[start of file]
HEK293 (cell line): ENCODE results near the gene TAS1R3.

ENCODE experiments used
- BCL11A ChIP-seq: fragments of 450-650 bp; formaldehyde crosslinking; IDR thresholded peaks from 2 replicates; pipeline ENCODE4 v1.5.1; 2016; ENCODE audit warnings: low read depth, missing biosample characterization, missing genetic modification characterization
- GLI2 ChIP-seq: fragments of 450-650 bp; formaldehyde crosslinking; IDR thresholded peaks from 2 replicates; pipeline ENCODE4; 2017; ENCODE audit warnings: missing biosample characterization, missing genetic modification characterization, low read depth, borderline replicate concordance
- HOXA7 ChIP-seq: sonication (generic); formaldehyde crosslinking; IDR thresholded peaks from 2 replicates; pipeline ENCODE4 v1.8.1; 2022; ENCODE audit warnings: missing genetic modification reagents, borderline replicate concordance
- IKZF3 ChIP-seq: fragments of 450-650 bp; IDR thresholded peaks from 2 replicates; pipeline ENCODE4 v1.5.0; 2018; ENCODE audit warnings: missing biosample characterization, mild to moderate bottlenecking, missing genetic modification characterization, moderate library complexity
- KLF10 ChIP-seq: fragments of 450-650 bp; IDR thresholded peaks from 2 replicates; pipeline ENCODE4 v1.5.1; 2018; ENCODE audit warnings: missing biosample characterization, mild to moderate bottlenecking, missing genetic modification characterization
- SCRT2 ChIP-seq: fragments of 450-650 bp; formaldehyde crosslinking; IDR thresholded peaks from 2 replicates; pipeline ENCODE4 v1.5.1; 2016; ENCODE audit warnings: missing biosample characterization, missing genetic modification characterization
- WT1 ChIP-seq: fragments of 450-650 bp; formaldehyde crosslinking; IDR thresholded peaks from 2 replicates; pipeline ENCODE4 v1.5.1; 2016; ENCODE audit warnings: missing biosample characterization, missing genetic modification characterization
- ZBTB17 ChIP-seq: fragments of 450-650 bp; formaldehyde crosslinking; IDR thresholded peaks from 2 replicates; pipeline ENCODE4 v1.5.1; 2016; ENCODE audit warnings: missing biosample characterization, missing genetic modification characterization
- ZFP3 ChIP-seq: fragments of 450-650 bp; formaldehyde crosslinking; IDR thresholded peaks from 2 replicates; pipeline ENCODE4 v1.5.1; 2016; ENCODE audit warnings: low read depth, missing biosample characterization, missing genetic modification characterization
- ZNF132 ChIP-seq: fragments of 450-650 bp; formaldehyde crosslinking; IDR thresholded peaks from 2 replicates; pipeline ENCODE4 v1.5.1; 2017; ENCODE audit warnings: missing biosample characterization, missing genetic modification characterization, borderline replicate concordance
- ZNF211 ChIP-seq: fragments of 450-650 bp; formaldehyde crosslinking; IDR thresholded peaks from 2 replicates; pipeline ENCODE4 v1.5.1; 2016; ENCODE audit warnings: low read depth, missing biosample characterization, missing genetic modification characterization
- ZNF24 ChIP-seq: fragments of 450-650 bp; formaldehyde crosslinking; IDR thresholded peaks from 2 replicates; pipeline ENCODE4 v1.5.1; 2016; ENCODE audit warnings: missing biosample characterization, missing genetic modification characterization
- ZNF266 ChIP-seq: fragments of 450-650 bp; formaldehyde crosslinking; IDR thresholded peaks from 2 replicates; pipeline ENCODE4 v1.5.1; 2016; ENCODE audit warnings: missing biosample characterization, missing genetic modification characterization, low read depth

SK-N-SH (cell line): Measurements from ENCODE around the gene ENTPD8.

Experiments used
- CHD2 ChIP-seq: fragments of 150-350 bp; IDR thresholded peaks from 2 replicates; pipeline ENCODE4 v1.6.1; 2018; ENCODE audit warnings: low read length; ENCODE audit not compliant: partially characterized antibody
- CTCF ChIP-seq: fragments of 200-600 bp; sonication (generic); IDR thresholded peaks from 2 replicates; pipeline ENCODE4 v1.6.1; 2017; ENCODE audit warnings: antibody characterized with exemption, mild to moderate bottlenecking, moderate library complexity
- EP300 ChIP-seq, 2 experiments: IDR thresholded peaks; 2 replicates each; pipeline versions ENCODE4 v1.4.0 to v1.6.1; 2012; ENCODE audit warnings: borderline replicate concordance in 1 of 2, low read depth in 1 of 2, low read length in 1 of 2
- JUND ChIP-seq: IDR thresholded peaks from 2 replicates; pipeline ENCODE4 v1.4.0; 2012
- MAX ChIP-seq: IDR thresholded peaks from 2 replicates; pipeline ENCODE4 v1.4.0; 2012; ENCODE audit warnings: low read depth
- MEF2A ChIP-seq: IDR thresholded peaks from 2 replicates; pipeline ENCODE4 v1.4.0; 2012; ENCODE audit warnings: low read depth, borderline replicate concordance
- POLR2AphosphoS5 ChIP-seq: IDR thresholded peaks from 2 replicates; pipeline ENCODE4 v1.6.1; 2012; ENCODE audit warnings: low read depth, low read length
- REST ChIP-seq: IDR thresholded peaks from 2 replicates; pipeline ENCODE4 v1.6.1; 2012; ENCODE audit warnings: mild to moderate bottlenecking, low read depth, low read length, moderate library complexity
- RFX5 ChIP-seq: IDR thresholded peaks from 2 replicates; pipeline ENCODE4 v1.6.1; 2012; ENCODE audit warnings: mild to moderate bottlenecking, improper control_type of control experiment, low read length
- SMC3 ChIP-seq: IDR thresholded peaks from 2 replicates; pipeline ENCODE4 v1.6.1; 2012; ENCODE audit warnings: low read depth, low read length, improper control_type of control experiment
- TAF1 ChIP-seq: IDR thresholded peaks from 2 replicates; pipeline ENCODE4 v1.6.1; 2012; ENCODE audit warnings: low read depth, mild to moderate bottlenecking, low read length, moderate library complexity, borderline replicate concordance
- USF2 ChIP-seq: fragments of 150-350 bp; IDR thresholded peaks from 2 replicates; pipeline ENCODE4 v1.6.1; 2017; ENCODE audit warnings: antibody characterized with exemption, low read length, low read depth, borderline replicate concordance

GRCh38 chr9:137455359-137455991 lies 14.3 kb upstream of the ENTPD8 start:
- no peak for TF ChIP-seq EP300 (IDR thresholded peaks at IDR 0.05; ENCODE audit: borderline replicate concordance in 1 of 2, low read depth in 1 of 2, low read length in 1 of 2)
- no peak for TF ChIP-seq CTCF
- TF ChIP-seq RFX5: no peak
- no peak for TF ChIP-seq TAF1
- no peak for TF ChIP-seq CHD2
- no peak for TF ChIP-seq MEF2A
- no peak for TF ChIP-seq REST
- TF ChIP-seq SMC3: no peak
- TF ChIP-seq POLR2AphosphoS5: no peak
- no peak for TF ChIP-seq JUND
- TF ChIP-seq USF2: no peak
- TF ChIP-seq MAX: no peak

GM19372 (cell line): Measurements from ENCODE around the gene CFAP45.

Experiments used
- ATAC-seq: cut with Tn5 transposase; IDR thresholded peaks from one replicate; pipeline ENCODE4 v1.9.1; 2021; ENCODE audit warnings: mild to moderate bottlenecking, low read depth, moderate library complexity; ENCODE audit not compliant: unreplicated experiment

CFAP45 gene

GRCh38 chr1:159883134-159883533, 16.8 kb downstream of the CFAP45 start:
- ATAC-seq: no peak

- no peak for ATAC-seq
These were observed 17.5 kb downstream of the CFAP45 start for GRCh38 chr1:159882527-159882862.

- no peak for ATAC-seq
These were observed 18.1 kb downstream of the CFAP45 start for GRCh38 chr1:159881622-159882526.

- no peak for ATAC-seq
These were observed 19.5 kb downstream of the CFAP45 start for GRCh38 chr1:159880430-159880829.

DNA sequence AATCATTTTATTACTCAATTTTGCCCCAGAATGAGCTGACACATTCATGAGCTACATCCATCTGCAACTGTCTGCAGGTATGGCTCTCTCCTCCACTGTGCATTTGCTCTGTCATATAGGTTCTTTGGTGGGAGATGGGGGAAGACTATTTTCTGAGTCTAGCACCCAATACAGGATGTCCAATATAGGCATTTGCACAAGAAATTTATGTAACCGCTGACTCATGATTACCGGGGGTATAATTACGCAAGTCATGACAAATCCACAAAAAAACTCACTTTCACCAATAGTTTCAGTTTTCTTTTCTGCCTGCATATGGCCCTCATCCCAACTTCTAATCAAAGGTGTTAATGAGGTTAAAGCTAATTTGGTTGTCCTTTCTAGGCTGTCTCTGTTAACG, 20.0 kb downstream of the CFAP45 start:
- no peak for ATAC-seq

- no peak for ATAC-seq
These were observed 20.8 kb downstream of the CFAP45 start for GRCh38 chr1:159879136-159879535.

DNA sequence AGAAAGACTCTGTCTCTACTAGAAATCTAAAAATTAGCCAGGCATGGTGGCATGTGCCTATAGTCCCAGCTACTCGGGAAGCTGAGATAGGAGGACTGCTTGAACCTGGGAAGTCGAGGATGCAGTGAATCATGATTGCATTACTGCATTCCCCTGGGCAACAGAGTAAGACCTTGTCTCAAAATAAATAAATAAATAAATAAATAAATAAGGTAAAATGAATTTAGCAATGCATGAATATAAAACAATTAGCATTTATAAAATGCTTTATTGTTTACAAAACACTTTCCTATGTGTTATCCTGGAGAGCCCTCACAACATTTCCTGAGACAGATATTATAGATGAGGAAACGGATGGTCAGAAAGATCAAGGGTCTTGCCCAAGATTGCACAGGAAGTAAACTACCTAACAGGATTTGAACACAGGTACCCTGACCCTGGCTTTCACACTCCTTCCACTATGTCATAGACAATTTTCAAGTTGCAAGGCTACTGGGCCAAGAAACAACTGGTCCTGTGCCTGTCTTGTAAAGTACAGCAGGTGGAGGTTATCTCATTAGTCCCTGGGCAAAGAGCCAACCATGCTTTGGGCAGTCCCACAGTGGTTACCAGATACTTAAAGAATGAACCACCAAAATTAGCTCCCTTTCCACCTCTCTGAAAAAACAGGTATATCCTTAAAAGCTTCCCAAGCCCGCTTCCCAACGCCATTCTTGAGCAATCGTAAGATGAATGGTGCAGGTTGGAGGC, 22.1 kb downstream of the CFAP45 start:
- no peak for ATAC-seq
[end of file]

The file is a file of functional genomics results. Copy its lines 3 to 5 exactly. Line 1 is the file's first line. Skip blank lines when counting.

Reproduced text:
- BCL11A ChIP-seq: fragments of 450-650 bp; formaldehyde crosslinking; IDR thresholded peaks from 2 replicates; pipeline ENCODE4 v1.5.1; 2016; ENCODE audit warnings: low read depth, missing biosample characterization, missing genetic modification characterization
- GLI2 ChIP-seq: fragments of 450-650 bp; formaldehyde crosslinking; IDR thresholded peaks from 2 replicates; pipeline ENCODE4; 2017; ENCODE audit warnings: missing biosample characterization, missing genetic modification characterization, low read depth, borderline replicate concordance
- HOXA7 ChIP-seq: sonication (generic); formaldehyde crosslinking; IDR thresholded peaks from 2 replicates; pipeline ENCODE4 v1.8.1; 2022; ENCODE audit warnings: missing genetic modification reagents, borderline replicate concordance